Synopses & Reviews
From the author of the beloved best seller Balzac and the Little Chinese Seamstress
, a haunting tale of love and of the beguiling power of a lost language.
When Puyi, the last emperor, was exiled to Manchuria in the early 1930s, it is said that he carried an eight-hundred-year-old silk scroll inscribed with a lost sutra composed by the Buddha. Eventually the scroll would be sold illicitly to an eccentric French linguist named Paul dAmpere, in a transaction that would land him in prison, where he would devote his life to studying the ineffably beautiful ancient language of the forgotten text.
Our unnamed narrator, a Western student in China in the 1970s, hears this story from the greengrocer Tumchooq—his name the same as that of the language in which the scroll is written—who has recently returned from three years of reeducation. She will come again and again to Tumchooqs shop near the gates of the Forbidden City, drawn by the young man and his stories of an estranged father. But when dAmpere is killed in prison, Tumchooq disappears, abandoning the narrator, now pregnant with his child. And it is she, going in search of her lost love, who will at last find the missing scroll and discover the truth of the Buddhas lesson that begins “Once on a moonless night . . .” in this story that carries us across the breadth of Chinas past, the myth and the reality.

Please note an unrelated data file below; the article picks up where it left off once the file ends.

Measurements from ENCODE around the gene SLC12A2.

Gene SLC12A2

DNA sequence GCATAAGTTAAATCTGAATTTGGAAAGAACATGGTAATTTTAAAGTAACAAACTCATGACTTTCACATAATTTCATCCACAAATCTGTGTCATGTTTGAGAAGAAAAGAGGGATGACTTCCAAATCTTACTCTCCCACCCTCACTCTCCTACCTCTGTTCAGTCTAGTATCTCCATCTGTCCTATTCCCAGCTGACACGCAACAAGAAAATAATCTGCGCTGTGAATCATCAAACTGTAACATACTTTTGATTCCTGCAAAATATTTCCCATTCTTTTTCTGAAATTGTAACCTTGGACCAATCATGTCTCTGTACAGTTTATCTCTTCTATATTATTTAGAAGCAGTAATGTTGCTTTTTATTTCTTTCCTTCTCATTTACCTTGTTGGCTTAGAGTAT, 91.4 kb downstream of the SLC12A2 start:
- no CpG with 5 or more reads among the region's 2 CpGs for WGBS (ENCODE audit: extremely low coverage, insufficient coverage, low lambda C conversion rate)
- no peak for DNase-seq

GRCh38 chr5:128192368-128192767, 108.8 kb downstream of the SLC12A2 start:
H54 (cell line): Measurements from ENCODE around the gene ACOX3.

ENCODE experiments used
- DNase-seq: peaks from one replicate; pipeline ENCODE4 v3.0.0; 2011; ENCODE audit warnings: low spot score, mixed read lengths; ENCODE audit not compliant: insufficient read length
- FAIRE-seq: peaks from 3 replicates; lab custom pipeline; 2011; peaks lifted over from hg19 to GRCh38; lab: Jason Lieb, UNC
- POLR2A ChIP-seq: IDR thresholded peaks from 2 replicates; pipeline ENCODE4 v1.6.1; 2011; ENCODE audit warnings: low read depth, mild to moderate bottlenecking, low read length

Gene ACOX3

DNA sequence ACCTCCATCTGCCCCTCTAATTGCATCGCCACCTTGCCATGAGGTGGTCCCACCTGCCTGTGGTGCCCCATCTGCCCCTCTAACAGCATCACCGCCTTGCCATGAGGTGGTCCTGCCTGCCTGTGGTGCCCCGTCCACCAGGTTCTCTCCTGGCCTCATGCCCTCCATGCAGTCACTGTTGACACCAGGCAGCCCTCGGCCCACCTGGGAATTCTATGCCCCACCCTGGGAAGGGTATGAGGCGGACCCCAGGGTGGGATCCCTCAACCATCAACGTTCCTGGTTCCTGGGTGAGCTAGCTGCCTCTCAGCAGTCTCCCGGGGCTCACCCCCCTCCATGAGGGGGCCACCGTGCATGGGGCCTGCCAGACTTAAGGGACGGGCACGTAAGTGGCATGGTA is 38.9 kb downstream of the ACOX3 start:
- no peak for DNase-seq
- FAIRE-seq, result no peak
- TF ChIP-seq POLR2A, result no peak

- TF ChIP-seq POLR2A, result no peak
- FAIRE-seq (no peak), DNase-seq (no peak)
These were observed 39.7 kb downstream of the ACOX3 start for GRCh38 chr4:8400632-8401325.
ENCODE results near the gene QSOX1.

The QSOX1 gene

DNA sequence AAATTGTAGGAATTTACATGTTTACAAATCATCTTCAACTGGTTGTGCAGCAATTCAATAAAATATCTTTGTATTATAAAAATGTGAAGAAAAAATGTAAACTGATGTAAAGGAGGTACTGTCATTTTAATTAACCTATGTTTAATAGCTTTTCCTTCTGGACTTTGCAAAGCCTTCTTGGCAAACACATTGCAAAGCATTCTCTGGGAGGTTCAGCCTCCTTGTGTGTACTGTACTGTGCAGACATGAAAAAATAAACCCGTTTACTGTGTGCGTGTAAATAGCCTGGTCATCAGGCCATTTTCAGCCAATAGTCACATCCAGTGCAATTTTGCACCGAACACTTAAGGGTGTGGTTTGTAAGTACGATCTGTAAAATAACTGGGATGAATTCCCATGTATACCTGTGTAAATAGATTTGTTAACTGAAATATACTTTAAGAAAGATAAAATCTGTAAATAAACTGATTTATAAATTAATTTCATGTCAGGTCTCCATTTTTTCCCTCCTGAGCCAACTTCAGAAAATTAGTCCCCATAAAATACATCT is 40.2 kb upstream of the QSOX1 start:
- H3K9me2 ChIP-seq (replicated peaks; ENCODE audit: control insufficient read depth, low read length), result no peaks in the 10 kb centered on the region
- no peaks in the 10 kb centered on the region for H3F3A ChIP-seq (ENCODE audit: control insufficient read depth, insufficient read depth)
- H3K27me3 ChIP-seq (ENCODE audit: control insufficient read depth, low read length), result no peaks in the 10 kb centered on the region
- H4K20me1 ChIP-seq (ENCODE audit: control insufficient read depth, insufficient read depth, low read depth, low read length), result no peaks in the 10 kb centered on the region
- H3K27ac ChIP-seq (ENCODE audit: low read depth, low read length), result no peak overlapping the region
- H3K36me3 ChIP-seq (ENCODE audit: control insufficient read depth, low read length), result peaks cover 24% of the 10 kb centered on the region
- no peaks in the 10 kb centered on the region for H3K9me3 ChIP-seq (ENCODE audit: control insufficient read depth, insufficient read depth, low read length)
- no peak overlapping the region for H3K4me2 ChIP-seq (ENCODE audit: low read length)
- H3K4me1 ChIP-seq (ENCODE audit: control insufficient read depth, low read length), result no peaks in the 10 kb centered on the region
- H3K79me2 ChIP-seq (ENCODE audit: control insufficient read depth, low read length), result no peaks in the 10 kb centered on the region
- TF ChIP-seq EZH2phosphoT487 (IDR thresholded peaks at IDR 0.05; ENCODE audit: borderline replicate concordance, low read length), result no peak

"Acclaimed novelist Sijie has written another novel that has already caused a stir in France. Narrated by an unnamed Western student in China in the 1970s, the story begins centuries before, with the Emperor Huizong, a calligrapher and great art collector, who acquired a silk scroll with a Buddhist sutra written upon it in an ancient lost language. The last emperor of Japan inherits the scroll and then in 1952, Paul d'Ampre, a French linguist, becomes obsessed with translating the scroll and goes to prison for 25 years for illegally acquiring it. When the narrator falls in love with a greengrocer, Tumchooq, who tells her the story, she begins to witness the life-altering consequences of the scroll consequences that will change her own life and send her on a journey to seek truth and understanding. Sijie's breathtaking story shows the beauty and horrors that make up China's history while the poetry of Sijie's words is revealed in Hunter's magnificent translation. It's fitting that a story of a love affair with language should be written so beautifully." Publishers Weekly (Starred Review) (Copyright Reed Business Information, Inc.)
About the Author
Born in China in 1954, Dai Sijie is a filmmaker and novelist. He left China in 1984 for France, where he now lives and works. He is the author of the international best seller Balzac and the Little Chinese Seamstress (short-listed for the Independent Foreign Fiction Prize in the United Kingdom and made into a film) and of Mr. Muo's Travelling Couch (winner of the Prix Femina).
Reading Group Guide
1. What is this book about? What are Dai's major themes?
2. Who is the narrator? What do we know about her? Do you like her?